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Neighbor palatability generates associational effects by altering herbivore foraging behavior
- Hahn, Philip G., Orrock, John L.
- Ecology 2016 v.97 no.8 pp. 2103-2111
- Solidago nemoralis, agricultural land, field experimentation, foraging, grasshoppers, habitats, herbivores, land use, palatability, plant density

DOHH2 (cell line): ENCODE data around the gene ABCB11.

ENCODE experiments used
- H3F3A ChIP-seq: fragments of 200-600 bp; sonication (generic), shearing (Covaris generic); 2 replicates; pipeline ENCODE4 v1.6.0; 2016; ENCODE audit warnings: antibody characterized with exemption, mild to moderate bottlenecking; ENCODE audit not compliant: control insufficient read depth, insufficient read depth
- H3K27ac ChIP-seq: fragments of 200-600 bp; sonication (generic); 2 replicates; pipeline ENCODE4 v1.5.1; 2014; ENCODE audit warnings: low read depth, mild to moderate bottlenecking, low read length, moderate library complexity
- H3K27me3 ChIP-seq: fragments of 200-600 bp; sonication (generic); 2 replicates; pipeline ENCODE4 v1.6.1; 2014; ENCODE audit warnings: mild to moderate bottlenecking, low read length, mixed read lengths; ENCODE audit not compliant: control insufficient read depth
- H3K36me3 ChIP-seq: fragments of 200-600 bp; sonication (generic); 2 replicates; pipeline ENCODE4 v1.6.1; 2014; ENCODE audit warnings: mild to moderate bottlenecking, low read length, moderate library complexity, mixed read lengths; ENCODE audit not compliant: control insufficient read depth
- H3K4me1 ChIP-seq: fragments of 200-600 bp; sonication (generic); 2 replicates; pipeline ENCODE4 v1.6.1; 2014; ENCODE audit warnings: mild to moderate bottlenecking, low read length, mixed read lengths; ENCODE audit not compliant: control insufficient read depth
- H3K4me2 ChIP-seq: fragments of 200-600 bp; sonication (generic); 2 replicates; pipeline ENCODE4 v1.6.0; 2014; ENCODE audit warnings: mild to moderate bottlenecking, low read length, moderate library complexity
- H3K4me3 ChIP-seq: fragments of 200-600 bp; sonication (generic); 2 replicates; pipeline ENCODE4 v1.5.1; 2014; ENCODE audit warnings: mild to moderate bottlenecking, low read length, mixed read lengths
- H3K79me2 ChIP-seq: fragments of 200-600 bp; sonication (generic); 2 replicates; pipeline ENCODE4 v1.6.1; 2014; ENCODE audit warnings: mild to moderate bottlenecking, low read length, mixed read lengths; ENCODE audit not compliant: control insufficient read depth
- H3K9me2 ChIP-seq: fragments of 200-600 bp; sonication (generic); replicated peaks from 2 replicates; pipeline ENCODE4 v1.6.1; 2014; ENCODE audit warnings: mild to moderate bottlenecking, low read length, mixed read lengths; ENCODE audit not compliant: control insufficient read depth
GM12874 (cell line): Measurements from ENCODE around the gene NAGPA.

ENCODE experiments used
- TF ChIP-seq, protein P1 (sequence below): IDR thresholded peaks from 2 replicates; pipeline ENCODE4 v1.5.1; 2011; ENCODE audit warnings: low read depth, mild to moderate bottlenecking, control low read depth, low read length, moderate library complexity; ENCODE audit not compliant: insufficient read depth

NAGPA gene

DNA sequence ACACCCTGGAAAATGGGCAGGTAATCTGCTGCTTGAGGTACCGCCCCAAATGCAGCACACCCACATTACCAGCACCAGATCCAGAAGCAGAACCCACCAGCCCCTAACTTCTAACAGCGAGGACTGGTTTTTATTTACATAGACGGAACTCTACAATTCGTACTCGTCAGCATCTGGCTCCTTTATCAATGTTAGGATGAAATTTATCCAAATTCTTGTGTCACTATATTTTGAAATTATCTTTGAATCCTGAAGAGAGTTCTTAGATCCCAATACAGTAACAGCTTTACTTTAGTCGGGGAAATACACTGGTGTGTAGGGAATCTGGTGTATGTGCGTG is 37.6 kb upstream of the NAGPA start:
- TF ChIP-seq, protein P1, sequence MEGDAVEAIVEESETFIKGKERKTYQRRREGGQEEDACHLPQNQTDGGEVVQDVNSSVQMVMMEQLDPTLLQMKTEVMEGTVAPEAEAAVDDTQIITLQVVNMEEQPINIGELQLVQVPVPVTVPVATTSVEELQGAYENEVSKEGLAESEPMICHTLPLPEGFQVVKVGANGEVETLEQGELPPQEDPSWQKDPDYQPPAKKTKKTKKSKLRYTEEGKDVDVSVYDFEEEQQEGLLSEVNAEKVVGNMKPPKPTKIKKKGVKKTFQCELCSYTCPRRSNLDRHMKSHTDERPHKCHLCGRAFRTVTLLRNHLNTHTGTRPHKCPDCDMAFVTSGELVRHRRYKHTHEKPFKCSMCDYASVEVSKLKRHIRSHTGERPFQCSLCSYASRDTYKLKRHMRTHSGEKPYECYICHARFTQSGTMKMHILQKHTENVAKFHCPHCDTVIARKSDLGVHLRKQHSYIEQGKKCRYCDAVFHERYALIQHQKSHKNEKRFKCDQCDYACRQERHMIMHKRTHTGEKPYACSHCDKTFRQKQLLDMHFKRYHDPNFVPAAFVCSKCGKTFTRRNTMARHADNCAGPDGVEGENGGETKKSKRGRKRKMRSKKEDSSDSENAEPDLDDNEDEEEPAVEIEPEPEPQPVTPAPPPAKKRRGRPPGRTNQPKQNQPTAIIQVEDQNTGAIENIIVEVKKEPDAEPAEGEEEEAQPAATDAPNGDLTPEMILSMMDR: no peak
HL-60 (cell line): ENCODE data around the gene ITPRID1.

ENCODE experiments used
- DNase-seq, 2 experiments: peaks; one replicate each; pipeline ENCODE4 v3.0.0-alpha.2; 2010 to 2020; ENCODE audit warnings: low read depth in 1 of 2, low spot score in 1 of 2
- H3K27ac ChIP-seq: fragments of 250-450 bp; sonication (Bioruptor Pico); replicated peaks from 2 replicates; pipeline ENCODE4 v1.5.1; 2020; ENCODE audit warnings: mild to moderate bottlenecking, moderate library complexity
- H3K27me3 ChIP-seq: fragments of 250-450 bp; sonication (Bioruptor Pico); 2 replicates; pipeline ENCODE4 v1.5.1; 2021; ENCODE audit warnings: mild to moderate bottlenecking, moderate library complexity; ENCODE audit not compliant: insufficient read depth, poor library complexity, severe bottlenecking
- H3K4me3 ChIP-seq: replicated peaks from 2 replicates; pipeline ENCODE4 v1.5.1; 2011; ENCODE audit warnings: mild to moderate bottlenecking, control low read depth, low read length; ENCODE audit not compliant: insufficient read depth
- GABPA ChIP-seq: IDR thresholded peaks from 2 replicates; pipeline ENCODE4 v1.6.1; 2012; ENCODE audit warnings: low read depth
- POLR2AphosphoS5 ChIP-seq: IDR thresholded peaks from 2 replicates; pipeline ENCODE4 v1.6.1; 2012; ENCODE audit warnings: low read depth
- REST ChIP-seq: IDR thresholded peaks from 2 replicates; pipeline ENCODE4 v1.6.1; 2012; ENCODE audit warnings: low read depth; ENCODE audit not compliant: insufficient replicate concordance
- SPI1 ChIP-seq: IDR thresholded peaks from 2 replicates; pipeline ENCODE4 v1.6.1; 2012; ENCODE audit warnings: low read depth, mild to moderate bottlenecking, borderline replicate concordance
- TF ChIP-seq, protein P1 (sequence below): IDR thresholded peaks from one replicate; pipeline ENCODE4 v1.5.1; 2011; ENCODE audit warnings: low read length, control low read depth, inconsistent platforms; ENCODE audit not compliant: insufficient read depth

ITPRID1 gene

- Despite increasing evidence that herbivory on a focal plant may hinge upon the identity of its neighbors, it is not clear whether predictable mechanisms govern the nature and magnitude of such associational effects. Using a factorial field experiment replicated at 14 sites across 80,000 hectares, we evaluated the mechanisms driving associational effects between two plant species mediated by grasshopper herbivores. Our experiment manipulated local neighborhood plant density (two levels) and frequency (three levels), nested within two larger‐scale habitat contexts (habitats that did or did not have past agricultural land use). We found that the more palatable plant species, Solidago nemoralis, experienced reduced herbivory (associational resistance) when rare due mainly to reduced grasshopper foraging activity. Damage to the less palatable plant species, S. odora, was affected by the interaction between plant frequency and the land‐use history of the site: it experienced increased damage (associational susceptibility) in even‐frequency neighborhoods, but only in sites with a history of agricultural use. Behavioral assays generally corroborated the results from the field, further supporting the importance of foraging behavior in generating associational effects. In finding that associational effects are contingent upon relative palatability among plants and events in the distant past that modify contemporary habitat structure (i.e., past agricultural land use), our work suggests that foraging decisions made at the neighborhood level are important for generating associational effects and that in some cases these neighborhood interactions also depend on the larger‐scale environmental context resulting from legacies of past land‐use events.